Setting the stage for VISION 2050

Growth Management Policy Board to decide on scoping process

On January 4, the Growth Management Policy Board will review a draft scoping statement for the upcoming VISION 2050 planning process.

The growth board may act to direct staff to release the scoping statement for public comment or provide alternative direction and consider action at the February meeting.

The scoping process and related outreach in the coming months will gather ideas about how to develop VISION 2050 and identify the regional issues that will be tackled in the plan.

Other actions on the growth board’s agenda include:

  • Review of comments received on the draft Regional Centers Framework Update proposal and potential action to recommend the draft proposal to the Executive Board.
  • Full certification for the comprehensive plans for Arlington, Duvall, Granite Falls, and Pacific.

You can find the full agenda here. The meeting will be Thursday, January 4, 10 a.m. – 12 p.m., at PSRC. Attend in person or watch the meeting video.

Comments

Thank you for the opportunity to comment on the EIS scoping for Vision 2050. I am writing you as a resident of Tacoma and as a professional planner. I believe the EIS for Vision 2050 should include an alternative that emphasizes transit-oriented development by allocating a majority of growth to metro, core, and large cities while reducing rural growth allocations. More specifically, significant growth should be allocated to areas surrounding (that is, within walking distance of) high capacity transit. Rural and small city growth in recent years has greatly exceeded that which was allocated through the regional growth strategy in Vision 2040; the new strategy should do more to ensure growth trends are brought into line with the regional growth strategy, with an emphasis on reducing rural growth.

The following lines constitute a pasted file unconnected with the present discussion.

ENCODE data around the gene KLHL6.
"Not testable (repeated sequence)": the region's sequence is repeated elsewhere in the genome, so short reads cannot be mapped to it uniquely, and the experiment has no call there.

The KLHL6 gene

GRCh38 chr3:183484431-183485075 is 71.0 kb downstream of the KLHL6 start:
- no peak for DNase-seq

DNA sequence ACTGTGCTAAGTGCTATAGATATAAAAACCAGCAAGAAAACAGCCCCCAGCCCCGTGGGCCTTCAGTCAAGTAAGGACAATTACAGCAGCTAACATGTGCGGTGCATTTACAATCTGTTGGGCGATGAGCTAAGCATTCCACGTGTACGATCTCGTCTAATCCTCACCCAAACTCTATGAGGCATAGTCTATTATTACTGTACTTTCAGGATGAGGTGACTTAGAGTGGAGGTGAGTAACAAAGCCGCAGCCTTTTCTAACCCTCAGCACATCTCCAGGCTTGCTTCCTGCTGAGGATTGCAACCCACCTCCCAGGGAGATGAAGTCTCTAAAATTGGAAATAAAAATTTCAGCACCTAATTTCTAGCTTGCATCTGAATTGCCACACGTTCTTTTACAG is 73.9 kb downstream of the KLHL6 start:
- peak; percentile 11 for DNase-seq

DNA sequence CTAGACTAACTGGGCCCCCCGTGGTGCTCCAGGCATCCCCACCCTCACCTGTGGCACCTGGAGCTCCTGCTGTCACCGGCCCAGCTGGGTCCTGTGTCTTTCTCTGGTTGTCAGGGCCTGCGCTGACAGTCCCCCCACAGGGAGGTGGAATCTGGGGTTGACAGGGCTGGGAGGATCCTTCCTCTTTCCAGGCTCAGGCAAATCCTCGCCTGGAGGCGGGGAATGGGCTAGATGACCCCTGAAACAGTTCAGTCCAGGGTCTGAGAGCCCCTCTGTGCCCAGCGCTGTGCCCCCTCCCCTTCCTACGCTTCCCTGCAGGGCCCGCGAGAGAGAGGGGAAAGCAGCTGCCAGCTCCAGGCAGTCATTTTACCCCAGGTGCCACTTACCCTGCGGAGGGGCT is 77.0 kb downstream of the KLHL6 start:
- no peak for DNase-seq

Furthermore, housing affordability is a major issue facing the region. This is an issue of supply – there is simply not enough housing capacity in the region, creating an affordability problem that affects the entire region, but is particularly pronounced for low-income households. While I don’t support expanding urban growth boundaries (except in very limited circumstances), I do believe the region’s core cities should provide land capacity that is significantly higher relative to growth allocations and forecasts. Cities served by high capacity transit should demonstrate that they have provided considerably more buildable lands capacity relative to their population allocations. This doesn’t necessarily require the expansion of urban growth boundaries; these cities can enact policy changes to create additional capacity within their current urban growth boundaries by, for example, allowing for higher densities in certain areas. Demonstrating the ability for additional supply to be constructed should help alleviate some of the pressure created by the region’s rapidly rising housing prices, the burden of which is currently disproportionately borne by the area’s low-income households.

Finally, I believe greater accommodation should be provided for outlying communities that are not contiguous to the main urban growth areas of the four-county region. These communities are generally physically isolated – separated from the larger metro area by swaths of rural land and connected only by two-lane rural highways. If we require that cities such as Buckley, Carnation, Fall City, Eatonville, Carbonado, Wilkeson, Sultan, and Orting accommodate the region’s growth, we are almost certainly going to exacerbate traffic congestion in the region, especially in areas not served by transit. Such an action would be inconsistent with the existing environmental goals of Vision 2040 and should not be included in Vision 2050. We should not stop these areas from growing, but we should not require that they do grow by providing infrastructure in support of unsustainable growth.